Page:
Just remember to be realistic when planning your project, and you will be set.
Project plan example that breaks down tools and processes
Sometimes telling your team to just go do something is not the best course of action. Especially when there’s is an approaching due date that needs to be met. It’s safe to say that a lot of time will be wasted as they try to figure out where to start.
However, a great planner will actually give these team members the tools they need to succeed. Just like they did in this project plan sample for a startup weekend:
At the bottom of this bold project plan, there are a handful of tools and processes that should be followed at each step.
Now, these people can hit the ground running and get their tasks done on time. Instead of wasting half the time searching for the solution.
Infographic project plan example
Good design work is consistent, it’s as simple as that. You want each of your graphics to feel and look the same throughout. Otherwise, people are going to focus on the random design elements, instead of your important content.
Think about how much a simple misspelling distracted you in an email or presentation. Inconsistent design choices are kinda like typos in the design world.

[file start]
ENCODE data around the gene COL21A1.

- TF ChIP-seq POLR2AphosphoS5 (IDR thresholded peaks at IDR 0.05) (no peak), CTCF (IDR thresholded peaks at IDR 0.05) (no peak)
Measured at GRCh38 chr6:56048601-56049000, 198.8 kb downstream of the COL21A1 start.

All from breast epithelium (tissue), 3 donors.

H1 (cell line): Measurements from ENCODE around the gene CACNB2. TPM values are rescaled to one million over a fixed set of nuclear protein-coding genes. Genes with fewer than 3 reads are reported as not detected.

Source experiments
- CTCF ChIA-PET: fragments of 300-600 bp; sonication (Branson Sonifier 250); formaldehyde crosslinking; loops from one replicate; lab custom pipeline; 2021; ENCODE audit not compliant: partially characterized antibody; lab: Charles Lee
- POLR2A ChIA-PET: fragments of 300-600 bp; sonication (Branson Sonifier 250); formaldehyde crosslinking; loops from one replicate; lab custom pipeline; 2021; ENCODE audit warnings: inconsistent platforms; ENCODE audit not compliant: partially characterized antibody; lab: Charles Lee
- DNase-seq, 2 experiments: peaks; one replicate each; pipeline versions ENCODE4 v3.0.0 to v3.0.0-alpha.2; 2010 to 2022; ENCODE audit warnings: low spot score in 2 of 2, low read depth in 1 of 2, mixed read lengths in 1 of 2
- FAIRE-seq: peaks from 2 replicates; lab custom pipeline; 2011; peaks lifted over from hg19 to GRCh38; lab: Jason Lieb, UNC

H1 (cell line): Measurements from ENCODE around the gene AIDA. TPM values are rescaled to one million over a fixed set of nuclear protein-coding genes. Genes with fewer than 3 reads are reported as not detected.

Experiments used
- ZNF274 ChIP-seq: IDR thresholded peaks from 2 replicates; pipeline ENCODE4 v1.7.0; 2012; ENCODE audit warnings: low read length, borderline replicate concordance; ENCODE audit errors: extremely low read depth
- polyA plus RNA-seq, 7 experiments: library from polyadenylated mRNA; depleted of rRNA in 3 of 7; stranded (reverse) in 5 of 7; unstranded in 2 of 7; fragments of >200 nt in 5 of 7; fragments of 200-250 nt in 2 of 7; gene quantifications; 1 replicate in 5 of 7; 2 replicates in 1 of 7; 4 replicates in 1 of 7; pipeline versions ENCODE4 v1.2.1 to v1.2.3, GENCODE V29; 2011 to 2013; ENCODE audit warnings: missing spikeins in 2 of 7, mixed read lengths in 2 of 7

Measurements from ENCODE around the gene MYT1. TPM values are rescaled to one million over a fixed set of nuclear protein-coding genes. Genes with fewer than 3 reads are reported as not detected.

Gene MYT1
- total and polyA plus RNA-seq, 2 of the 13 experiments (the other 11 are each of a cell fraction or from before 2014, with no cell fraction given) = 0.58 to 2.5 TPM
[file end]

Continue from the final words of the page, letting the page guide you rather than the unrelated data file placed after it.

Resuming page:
Additionally, this consistency can help you quickly distill info to a reader. Design elements like color, shapes, and icons can add a ton of context to any complex project plan.
In this project plan infographic, they use colored lines to indicate the answer to a question. Then they added simple flat icons to give each question some supporting info. And a single shape to illustrate the deliverables for each process.
This may not be the most traditional project plan example, but it does get the point across with its many visual elements.
What is a project plan?
A project plan is an essential document for keeping a project on track. In your project plan, you identify the scope, goals, deliverables and deadlines of your project.
Here’s one example of a project plan in a timeline format: